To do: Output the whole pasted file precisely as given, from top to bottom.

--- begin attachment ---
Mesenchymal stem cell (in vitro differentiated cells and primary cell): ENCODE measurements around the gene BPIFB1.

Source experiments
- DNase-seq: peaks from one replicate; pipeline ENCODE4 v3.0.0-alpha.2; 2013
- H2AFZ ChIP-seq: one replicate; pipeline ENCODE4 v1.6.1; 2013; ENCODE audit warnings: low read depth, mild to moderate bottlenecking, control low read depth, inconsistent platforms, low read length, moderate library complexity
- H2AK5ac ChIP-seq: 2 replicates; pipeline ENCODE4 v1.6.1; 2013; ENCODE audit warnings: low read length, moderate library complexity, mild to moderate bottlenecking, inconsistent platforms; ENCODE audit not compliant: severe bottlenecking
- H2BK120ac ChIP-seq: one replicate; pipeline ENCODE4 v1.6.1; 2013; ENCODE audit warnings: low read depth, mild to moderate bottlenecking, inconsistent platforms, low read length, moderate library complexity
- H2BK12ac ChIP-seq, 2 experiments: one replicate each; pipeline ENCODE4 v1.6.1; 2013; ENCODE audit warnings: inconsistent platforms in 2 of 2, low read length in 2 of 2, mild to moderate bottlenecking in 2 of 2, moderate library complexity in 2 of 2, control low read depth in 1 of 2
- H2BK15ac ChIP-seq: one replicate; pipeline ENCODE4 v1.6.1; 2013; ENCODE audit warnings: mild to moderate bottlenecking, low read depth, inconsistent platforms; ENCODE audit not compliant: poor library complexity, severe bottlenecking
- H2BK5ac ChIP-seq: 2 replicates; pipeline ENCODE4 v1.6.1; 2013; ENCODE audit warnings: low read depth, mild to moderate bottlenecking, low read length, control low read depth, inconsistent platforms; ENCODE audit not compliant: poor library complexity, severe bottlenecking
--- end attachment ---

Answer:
Mesenchymal stem cell (in vitro differentiated cells and primary cell): ENCODE measurements around the gene BPIFB1.

Source experiments
- DNase-seq: peaks from one replicate; pipeline ENCODE4 v3.0.0-alpha.2; 2013
- H2AFZ ChIP-seq: one replicate; pipeline ENCODE4 v1.6.1; 2013; ENCODE audit warnings: low read depth, mild to moderate bottlenecking, control low read depth, inconsistent platforms, low read length, moderate library complexity
- H2AK5ac ChIP-seq: 2 replicates; pipeline ENCODE4 v1.6.1; 2013; ENCODE audit warnings: low read length, moderate library complexity, mild to moderate bottlenecking, inconsistent platforms; ENCODE audit not compliant: severe bottlenecking
- H2BK120ac ChIP-seq: one replicate; pipeline ENCODE4 v1.6.1; 2013; ENCODE audit warnings: low read depth, mild to moderate bottlenecking, inconsistent platforms, low read length, moderate library complexity
- H2BK12ac ChIP-seq, 2 experiments: one replicate each; pipeline ENCODE4 v1.6.1; 2013; ENCODE audit warnings: inconsistent platforms in 2 of 2, low read length in 2 of 2, mild to moderate bottlenecking in 2 of 2, moderate library complexity in 2 of 2, control low read depth in 1 of 2
- H2BK15ac ChIP-seq: one replicate; pipeline ENCODE4 v1.6.1; 2013; ENCODE audit warnings: mild to moderate bottlenecking, low read depth, inconsistent platforms; ENCODE audit not compliant: poor library complexity, severe bottlenecking
- H2BK5ac ChIP-seq: 2 replicates; pipeline ENCODE4 v1.6.1; 2013; ENCODE audit warnings: low read depth, mild to moderate bottlenecking, low read length, control low read depth, inconsistent platforms; ENCODE audit not compliant: poor library complexity, severe bottlenecking